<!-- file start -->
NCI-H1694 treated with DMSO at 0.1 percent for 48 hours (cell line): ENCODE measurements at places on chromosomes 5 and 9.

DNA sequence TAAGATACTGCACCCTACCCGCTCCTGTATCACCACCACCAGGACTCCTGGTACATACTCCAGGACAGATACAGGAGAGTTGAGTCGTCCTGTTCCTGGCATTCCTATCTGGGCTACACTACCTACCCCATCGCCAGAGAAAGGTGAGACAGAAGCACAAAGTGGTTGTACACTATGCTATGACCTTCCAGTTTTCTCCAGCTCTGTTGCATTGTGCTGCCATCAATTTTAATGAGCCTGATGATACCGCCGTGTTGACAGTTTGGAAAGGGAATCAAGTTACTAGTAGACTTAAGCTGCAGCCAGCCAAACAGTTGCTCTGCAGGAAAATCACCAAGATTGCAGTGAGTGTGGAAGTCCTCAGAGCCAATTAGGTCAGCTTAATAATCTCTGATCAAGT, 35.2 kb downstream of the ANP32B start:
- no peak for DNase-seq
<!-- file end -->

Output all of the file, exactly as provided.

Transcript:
NCI-H1694 treated with DMSO at 0.1 percent for 48 hours (cell line): ENCODE measurements at places on chromosomes 5 and 9.

DNA sequence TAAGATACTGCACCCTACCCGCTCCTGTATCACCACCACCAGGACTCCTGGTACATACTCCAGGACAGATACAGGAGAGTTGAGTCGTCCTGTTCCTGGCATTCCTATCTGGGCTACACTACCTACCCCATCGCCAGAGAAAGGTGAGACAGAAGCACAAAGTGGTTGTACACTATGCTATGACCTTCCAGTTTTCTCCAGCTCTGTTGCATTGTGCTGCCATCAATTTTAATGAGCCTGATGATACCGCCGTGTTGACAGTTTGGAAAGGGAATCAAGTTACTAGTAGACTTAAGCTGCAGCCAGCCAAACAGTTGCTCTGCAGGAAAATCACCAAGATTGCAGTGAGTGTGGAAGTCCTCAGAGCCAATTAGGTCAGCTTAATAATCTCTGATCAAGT, 35.2 kb downstream of the ANP32B start:
- no peak for DNase-seq